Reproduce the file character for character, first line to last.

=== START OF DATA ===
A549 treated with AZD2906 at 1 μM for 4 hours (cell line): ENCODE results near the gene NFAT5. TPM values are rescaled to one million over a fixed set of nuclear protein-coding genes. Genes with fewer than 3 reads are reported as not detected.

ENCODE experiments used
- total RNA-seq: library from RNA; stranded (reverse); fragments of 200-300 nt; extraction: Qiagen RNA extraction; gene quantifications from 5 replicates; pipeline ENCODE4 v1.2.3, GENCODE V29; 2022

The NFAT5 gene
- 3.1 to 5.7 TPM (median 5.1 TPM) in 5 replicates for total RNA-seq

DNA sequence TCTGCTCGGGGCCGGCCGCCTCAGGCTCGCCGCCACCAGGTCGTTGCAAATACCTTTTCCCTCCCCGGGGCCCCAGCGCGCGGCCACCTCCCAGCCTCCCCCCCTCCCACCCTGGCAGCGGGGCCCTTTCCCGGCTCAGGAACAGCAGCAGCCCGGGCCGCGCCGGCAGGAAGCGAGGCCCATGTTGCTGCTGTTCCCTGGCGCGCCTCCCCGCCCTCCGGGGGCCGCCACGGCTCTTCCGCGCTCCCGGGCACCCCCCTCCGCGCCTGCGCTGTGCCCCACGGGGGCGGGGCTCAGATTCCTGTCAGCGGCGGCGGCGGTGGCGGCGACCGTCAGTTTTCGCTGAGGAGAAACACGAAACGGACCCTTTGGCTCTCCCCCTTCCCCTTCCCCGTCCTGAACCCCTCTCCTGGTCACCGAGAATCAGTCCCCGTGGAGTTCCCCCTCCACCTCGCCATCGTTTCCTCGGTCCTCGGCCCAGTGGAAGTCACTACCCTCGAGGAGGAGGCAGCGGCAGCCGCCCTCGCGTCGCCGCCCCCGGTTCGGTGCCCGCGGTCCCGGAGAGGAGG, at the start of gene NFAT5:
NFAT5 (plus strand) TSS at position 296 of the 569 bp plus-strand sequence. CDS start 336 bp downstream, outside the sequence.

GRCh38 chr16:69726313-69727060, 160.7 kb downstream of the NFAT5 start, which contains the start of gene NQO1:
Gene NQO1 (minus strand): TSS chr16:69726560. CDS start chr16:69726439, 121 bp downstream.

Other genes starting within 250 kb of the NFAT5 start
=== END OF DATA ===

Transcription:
A549 treated with AZD2906 at 1 μM for 4 hours (cell line): ENCODE results near the gene NFAT5. TPM values are rescaled to one million over a fixed set of nuclear protein-coding genes. Genes with fewer than 3 reads are reported as not detected.

ENCODE experiments used
- total RNA-seq: library from RNA; stranded (reverse); fragments of 200-300 nt; extraction: Qiagen RNA extraction; gene quantifications from 5 replicates; pipeline ENCODE4 v1.2.3, GENCODE V29; 2022

The NFAT5 gene
- 3.1 to 5.7 TPM (median 5.1 TPM) in 5 replicates for total RNA-seq

DNA sequence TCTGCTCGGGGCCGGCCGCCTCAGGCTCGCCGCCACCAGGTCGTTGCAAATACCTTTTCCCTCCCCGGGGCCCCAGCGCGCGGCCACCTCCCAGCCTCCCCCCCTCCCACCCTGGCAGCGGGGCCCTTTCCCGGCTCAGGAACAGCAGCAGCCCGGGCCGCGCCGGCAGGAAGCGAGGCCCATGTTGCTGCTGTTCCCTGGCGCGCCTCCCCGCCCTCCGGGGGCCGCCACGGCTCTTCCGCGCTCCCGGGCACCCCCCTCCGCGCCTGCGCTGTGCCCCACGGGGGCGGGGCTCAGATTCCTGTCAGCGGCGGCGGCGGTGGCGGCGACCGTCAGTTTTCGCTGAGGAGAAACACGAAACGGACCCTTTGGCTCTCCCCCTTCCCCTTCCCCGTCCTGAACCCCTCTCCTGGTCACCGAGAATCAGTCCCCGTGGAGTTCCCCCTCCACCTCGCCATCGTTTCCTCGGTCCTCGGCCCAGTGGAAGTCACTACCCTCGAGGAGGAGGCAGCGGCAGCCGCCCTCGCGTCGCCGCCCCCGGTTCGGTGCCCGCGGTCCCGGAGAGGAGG, at the start of gene NFAT5:
NFAT5 (plus strand) TSS at position 296 of the 569 bp plus-strand sequence. CDS start 336 bp downstream, outside the sequence.

GRCh38 chr16:69726313-69727060, 160.7 kb downstream of the NFAT5 start, which contains the start of gene NQO1:
Gene NQO1 (minus strand): TSS chr16:69726560. CDS start chr16:69726439, 121 bp downstream.

Other genes starting within 250 kb of the NFAT5 start